I am a mfg. engineer / tool and die maker by trade so I understand the dangers o-so well for hot loads.
I plan on having only the strictest quality control system and batch management processes set up prior to loading my first round. I do have a mentor who is going to guid me along the way. He has been reloading for years. We both have the same cal. uppers so he is experienced in finding the right combination load for my specific gun for accuracy. I would never experiment with more powder than needed for a round just because it doesn't buy you anything for my caliber. I'm like Ranchman and am only interested in accuracy.
I have what is called a neck die stamper. It's sort of like an arbor press that grabs the neck of the cartridge and stamps a small dot in the rim. The one I have is very old and it has inserts for different size calibers. This is an old school technique to marking brass and I am sure someone still makes something similar. I will admit I have not seen many of them recently so I am not sure where you would get one. Might have to search it out. I will check with the smithy I got mine from to find out who makes it.
Most people these days use different colored sharpie's to mark their brass after firing. Just remember to keep a list to know which # is which color and separate the brass b4 polishing into correct batches. Try not to mix reload batches in the same mag to make it easier to keep track of. Brass catchers work great for this purpose, then dump them into a ziplock bag and mark them.
You said you have uppers, I am assuming this means you have AR's? if so what cal? if 5.56 you are good for 2-3 reloads, if using .223 I wouldn't bother reloading as the brass is too thin and the case can hard seat in the receiver or possibly crack. Even though the case may look ok it will be thinned just from the pressures of firing. This causes jamming and will affect greatly affect accuracy. Accuracy will fade with each subsequent reload so if you want extreme accuracy then stick with single load or twice loaded brass. You can keep the twice shot brass for doing up some target loads with lower powder velocities for plinking if you wish but toss it after 3 loads. If using different calibers the reloading rules are pretty much the same. If you want very accurate don't plan on the brass being used more than 2-3 times. Some very large caliber rifles with very thick cases can be used many times but eventually they will experience the same issues, thinning and stretching of the brass.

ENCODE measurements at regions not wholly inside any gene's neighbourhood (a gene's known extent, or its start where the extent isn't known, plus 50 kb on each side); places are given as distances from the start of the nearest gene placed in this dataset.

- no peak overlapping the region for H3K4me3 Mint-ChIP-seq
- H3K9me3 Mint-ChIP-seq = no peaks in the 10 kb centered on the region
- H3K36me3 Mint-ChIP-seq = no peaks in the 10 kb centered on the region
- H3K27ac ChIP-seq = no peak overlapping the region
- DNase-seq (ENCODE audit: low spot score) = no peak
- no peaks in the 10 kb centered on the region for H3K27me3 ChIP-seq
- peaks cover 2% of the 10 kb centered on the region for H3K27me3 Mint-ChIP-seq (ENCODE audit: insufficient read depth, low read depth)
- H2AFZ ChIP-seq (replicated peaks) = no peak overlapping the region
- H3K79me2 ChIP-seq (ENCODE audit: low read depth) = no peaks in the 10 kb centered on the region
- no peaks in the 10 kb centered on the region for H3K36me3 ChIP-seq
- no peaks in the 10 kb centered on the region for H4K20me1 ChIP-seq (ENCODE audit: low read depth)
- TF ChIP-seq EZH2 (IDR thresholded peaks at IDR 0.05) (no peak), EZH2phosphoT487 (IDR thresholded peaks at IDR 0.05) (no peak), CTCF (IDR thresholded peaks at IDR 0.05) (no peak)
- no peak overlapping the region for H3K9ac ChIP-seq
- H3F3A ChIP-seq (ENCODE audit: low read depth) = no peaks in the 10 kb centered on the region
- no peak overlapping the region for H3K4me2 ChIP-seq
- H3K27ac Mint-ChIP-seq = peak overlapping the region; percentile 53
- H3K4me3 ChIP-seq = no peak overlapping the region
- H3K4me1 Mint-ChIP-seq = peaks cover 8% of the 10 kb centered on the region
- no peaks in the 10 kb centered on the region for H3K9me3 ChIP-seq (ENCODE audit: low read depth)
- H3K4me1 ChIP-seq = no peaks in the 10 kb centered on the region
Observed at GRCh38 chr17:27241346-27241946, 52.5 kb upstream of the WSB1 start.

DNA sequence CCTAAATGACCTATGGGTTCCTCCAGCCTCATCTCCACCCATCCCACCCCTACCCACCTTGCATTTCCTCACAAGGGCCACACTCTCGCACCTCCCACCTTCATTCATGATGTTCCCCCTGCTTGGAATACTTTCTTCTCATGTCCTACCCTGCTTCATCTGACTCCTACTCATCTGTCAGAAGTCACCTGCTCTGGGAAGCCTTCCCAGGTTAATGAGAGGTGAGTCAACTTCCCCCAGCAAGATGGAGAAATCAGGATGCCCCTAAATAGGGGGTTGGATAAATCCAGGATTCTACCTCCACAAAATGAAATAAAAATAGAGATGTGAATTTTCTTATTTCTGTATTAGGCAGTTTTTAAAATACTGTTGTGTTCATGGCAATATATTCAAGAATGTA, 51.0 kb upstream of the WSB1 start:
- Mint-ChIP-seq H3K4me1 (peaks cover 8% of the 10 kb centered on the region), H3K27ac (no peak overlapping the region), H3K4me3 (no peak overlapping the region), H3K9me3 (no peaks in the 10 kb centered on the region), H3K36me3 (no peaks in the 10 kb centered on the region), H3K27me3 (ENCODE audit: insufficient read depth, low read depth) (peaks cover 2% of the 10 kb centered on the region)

Some AR's have a tendency to collapse the shoulder of the casing during ejection. Make sure to look over each casing closely to make sure none are bent.
Having a Mentor assist you will be extremely helpful. I learned from a guy who was 79 years old who was a smithy for over 50 years.
Yes, it is an AR .300blk. I am going to purchase a .223 / .556 upper, purchase new rounds for plinking, shoot once, collect, trim them down to the .300blk round for hog dirt nap pills. All subsonic loads. I really don't need supersonic loads until I get my stamp for the cans.
It's all new to me and I still have so much to learn. It all will not happen overnight by any means. I can not find any H110 or Lillgun powder around here so it's going to take some time. I would have loaded up on it before the powder shortage but I didn't need it at the time. But, hindsight 40 40 know and I know what I want. I'm waiting on back orders to be filled from on line and who knows when that will be done. There is a global shortage on powder right now because everyone is angry.. lol. Anyway, I'm open to all wisdom from the sages if anyone wants to contribute.